Obama’s War Record
by Jack A. Smith
El presidente Barack Obama no ha podido escapar a guerras heredadas pero en las que ha involucrado su administración. El número de bajas en Afganistan supera los 2000 efectivos, según fuentes serias. Las guerras y sus consecuencias no parecen interesar mucho en un año de elecciones. Lean y juzguen. Si les interesa, pueden consultar la URL correspondiente.
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Instead, center rightist that he is, Obama’s foreign/military policy amounted to a virtual continuation of George W. Bush’s Global War on Terrorism under a different name. He extended Bush’s wars to Pakistan, Yemen, Somalia, Libya and elsewhere while greatly expanding the war in Afghanistan, hiking the military budget, encouraging the growth of militarism in U.S. society by repeatedly heaping excessive praise on the armed forces, and tightening the military encirclement of China.
Summing up some of his military accomplishments a few months ago, Obama declared: “We’ve succeeded in defending our nation, taking the fight to our enemies, reducing the number of Americans in harm’s way, and we’ve restored America’s global leadership. That makes us safer and it makes us stronger. And that’s an achievement that every American — especially those Americans who are proud to wear the uniform of the United States Armed Forces — should take great pride in.”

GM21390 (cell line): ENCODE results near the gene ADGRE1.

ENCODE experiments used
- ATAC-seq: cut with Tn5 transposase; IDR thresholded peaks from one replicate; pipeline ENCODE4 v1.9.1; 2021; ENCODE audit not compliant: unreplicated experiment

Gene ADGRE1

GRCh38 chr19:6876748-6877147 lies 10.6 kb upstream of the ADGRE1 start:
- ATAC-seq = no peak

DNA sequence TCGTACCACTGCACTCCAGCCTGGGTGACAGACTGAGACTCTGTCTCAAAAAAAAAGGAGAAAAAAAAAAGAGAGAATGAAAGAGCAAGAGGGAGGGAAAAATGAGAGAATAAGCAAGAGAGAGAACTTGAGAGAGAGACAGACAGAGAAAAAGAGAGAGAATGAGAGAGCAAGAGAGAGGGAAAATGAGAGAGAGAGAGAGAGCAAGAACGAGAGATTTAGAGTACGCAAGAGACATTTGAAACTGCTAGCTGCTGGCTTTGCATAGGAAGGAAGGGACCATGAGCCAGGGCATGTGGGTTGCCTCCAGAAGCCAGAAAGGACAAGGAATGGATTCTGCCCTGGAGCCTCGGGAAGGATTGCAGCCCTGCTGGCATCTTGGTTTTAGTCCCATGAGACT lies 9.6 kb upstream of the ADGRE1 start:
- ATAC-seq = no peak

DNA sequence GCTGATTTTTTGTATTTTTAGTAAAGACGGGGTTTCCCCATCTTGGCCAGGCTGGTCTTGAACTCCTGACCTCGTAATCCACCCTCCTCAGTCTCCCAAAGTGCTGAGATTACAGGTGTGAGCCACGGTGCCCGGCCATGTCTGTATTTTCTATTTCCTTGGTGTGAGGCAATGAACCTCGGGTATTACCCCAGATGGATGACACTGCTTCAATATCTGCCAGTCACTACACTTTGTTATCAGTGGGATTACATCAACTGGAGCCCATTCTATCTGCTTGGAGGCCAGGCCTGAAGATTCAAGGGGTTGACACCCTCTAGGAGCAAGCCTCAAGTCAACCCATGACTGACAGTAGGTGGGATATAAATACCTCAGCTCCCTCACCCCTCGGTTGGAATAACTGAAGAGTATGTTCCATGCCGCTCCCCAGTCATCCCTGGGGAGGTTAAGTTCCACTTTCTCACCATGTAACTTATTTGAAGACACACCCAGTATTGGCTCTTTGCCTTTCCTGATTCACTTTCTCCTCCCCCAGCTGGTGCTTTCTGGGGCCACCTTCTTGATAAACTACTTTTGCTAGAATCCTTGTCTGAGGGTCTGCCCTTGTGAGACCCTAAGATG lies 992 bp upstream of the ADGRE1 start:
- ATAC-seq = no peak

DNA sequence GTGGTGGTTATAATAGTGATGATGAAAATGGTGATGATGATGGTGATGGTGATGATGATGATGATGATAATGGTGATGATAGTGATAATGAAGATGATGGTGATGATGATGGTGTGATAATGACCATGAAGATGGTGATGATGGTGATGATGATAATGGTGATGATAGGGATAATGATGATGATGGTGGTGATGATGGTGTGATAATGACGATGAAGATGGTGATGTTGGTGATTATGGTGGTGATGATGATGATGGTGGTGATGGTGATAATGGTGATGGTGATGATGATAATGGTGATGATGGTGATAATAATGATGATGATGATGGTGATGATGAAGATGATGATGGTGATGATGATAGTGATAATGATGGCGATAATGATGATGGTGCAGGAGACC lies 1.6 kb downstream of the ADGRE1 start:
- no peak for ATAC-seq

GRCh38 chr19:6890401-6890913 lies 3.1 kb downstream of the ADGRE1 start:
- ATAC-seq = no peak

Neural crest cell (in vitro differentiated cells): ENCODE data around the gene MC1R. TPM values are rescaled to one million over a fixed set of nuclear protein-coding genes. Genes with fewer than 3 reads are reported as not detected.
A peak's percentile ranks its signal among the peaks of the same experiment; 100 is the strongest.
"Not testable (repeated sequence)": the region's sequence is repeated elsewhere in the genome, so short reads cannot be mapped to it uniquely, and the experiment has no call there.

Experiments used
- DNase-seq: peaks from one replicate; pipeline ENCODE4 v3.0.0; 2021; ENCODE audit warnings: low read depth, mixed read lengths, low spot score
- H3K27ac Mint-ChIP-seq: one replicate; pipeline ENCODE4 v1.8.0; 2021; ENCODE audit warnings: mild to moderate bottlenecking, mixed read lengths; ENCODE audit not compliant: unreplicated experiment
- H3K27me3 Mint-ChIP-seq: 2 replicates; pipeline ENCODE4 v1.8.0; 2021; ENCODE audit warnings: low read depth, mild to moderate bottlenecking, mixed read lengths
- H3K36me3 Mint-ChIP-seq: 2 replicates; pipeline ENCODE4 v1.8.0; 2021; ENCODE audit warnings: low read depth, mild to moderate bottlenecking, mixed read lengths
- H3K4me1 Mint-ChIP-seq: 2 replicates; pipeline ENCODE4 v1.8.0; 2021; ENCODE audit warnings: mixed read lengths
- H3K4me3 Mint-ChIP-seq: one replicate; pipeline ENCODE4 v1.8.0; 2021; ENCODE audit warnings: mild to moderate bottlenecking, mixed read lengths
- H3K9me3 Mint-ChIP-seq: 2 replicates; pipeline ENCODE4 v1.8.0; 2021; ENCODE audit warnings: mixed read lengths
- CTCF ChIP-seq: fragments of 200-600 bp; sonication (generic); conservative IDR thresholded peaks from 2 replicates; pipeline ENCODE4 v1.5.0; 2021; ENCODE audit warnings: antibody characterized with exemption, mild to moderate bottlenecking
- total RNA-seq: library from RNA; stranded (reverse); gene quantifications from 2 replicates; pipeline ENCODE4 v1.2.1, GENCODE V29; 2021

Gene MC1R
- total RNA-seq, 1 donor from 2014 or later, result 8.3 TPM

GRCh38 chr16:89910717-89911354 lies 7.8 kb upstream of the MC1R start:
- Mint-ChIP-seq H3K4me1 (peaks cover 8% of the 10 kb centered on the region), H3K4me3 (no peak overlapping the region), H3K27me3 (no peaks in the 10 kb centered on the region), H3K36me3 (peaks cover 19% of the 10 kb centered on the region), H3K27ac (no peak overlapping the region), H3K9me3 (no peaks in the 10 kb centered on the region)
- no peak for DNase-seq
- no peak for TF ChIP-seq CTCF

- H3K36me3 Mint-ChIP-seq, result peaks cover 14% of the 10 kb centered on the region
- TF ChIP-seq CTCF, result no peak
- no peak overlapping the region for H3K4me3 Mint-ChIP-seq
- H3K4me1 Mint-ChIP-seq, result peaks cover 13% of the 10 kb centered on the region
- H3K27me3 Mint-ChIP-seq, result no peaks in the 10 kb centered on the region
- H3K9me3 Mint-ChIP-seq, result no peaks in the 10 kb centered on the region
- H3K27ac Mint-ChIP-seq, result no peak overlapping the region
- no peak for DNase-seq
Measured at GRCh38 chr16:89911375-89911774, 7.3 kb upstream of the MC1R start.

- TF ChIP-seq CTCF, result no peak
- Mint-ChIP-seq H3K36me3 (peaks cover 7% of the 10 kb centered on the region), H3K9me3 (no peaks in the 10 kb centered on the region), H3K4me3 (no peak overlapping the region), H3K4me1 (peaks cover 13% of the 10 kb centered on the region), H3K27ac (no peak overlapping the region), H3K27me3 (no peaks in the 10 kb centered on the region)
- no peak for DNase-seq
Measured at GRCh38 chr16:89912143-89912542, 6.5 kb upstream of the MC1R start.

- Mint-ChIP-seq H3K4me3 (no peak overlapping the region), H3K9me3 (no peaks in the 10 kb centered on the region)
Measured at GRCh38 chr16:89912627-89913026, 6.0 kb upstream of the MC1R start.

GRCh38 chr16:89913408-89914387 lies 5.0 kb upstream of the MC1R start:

Obama actually has little to show for his war policy after nearly four years. Most importantly, Afghanistan — the war he supported with enthusiasm — is predictably blowing up in his face. A symbol of the Bush-Obama 11-year Afghan folly is the recent 2,000th death of an American soldier, not at the hands of the Taliban but a U.S.-trained Afghan police officer, our supposed ally. The truth is that public opinion in Afghanistan has always overwhelmingly opposed the invasion, and rightly so.
Obama hopes to avoid the embarrassment of a takeover by the Taliban or another violent Afghan civil war (as happened in the 1990s) after the bulk of U.S. troops pull out at the end of 2014. He’s made a deal with the Kabul government that allows Washington to keep thousands of American troops — Army, CIA agents with their drones, elite Special Operations forces and pilots — until 2024. There are two reasons for this. One is to keep a U.S.-controlled government in Kabul as long as possible. The other is to station American combatants near Afghanistan’s borders with Iran to the west and China to the east for another 10 years, a verdict hardly appreciated in Tehran and Beijing.
The Middle East is in turmoil. Israel’s still threatening to attack Iran, an act that would transform turmoil into catastrophe. The Syrian regime refuses to fall, much to Washington’s chagrin. Egypt’s new government has just declared partial independence from Washington’s longstanding domination